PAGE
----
As a way to represent and preserve Heritage Crafts in the context of Mingei, Virtual Humans are used to reenact and recreate the crafts in Virtual Environments. If we’re looking at the interaction between crafts and other (virtual) human beings, hand gestures play an important part. And when investigating hand gesture interaction, the challenge is to deal with tow moving objects and not a hand attached to a static object. Take partner dances for example. Partner dances like Salsa use a lot of hand-to-hand interaction, which can be beneficial and applied to hand-to-medium interaction, especially if the medium requires complex manipulation.
In this article we’d like to present a specific part of the experiment that relates to the Mingei project. In Figure 1 you can see a virtual partner that is defined as a 3D avatar whose upper body can be manipulated by the user via hand gestures. While seeing his or her own hands in the virtual world, the user can employ the trigger under his/her index to enable snapping his/her hands to the virtual partner ones, as in social dance. Then by pulling or pushing, the upper body will move accordingly by bending the thorax, but without motion in space or translation. Similarly to social dance, the lower body of the virtual partner, that embeds the current dance pattern, can change depending on the information transmitted by the leader of the dance (in our case, the user is the leader). To simulate the feeling of taking the lead in the dance, gestures in a left or right direction are detected at certain moments in time which correspond with the ‘leading motion’, as described in Figure 2.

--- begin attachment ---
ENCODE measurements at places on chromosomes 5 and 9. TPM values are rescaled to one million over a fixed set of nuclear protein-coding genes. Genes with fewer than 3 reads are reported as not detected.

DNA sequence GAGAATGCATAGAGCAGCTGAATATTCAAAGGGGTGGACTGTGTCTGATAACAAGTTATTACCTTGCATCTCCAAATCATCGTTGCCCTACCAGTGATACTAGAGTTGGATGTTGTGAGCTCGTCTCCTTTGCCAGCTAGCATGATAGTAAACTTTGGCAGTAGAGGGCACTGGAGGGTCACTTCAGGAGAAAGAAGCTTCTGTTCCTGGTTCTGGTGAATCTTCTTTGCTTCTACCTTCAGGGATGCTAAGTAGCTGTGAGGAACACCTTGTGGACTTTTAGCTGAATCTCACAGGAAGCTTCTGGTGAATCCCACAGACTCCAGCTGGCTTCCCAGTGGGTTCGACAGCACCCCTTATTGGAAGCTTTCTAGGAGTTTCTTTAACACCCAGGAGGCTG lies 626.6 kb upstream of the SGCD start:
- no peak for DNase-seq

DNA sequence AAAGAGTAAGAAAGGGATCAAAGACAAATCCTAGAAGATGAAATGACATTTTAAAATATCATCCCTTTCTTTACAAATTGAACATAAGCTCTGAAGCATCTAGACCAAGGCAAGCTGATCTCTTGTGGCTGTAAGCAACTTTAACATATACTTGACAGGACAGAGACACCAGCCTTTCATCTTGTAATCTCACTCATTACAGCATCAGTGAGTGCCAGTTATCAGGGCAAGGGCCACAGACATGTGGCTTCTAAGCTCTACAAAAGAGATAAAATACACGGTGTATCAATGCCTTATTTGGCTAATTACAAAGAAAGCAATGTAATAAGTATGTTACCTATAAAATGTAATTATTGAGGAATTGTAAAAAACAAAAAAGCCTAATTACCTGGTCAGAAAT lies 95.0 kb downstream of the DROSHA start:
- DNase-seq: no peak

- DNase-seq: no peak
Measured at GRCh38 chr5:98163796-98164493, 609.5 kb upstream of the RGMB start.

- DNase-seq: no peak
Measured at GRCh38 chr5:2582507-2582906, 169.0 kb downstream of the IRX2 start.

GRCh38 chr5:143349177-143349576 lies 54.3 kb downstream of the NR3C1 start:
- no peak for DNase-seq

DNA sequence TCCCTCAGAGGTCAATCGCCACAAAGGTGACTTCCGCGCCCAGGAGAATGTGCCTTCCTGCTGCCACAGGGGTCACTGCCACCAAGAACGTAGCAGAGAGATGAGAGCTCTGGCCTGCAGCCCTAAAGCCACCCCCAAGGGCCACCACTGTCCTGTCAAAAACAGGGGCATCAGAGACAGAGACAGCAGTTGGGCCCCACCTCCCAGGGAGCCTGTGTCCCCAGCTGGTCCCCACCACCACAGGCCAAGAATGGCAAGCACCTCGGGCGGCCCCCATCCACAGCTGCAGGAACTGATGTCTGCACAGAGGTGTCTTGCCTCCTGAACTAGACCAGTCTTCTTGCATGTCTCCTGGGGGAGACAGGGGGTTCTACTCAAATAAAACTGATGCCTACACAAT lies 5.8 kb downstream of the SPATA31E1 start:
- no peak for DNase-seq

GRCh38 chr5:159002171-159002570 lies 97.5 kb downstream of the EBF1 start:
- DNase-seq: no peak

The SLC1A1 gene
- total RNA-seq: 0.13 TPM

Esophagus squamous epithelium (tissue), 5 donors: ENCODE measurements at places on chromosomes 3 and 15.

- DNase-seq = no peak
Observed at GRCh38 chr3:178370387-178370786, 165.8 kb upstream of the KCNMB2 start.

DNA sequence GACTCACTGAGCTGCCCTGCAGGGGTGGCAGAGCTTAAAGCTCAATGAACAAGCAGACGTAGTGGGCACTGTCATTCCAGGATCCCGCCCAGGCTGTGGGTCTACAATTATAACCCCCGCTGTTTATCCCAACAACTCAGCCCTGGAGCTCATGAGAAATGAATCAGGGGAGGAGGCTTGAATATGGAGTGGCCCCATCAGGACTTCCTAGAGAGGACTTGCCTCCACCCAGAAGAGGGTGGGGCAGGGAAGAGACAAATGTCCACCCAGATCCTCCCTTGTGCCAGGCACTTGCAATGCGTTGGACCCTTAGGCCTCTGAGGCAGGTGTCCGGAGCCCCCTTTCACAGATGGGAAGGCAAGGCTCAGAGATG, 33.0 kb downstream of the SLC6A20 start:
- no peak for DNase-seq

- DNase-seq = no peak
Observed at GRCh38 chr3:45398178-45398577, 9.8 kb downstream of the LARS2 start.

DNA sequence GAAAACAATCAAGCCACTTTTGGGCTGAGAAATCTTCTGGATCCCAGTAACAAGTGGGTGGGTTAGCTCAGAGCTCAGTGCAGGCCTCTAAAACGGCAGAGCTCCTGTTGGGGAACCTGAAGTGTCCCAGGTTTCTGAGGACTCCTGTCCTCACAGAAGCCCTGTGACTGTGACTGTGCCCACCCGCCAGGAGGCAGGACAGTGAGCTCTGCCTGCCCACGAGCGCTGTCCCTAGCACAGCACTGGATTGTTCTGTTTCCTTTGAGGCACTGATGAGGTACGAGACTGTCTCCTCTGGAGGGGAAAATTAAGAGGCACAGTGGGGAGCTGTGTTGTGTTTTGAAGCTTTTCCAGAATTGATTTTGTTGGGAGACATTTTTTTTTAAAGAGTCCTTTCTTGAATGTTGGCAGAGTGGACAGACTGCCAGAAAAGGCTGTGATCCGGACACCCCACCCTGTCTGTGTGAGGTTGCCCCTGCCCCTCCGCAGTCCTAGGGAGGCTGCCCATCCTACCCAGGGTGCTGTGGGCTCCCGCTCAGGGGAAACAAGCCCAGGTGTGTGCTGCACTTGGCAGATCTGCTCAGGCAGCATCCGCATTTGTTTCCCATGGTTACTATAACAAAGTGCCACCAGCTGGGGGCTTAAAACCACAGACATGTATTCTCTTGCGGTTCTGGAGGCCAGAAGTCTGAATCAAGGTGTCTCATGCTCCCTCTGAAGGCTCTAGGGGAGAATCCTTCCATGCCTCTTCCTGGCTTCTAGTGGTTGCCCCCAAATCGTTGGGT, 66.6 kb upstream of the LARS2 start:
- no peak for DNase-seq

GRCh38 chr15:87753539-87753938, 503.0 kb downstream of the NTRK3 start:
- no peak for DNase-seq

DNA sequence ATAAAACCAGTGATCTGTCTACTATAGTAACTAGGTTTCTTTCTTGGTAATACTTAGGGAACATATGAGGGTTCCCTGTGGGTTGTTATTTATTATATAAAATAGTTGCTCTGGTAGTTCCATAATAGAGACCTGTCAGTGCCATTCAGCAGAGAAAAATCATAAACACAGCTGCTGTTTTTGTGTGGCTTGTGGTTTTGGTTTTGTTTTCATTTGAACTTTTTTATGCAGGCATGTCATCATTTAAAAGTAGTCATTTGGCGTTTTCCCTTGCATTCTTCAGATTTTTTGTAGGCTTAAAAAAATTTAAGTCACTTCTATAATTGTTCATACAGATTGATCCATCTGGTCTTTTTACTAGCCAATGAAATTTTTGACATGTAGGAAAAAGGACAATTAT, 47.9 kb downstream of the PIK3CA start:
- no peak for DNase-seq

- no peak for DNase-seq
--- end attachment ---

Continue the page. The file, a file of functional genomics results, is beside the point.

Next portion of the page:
The virtual partner will change his/her dance pattern according to the direction wanted by the user. The system has been developed using HTC Vive VR system and Unity 3D. In terms of gamification, the application embeds a visual environment, explications, and a learning exercises with start/stop signals. During the game, each user has to “hold” hands with the virtual partner and dance in synchronisation with the music. A total of 8 exercises with different tempo is defined based on previous studies. An overview of the immersive scenario is illustrated in Figure 3.
People with and without dance experience have both tried the system and its exercises, and both groups were very positive about the quality of the simulation and the competitive aspect, which offers them the opportunity to share the experience with friends. Overall, this system, which uses inverse kinematic, vibration and visualization of hands, shows to be of great interest for professionals and can be reused in another context, for example within cultural heritage such as handcraft materials or manipulations.
Written by MIRALab Sarl
References: Senecal, S., Nijdam, N.A., Aristidou, A. , Magnenat Thalmann, N. Salsa dance learning evaluation and motion analysis in gamified virtual reality environment. ia Tools Applications, 79, 24621–24643 (2020).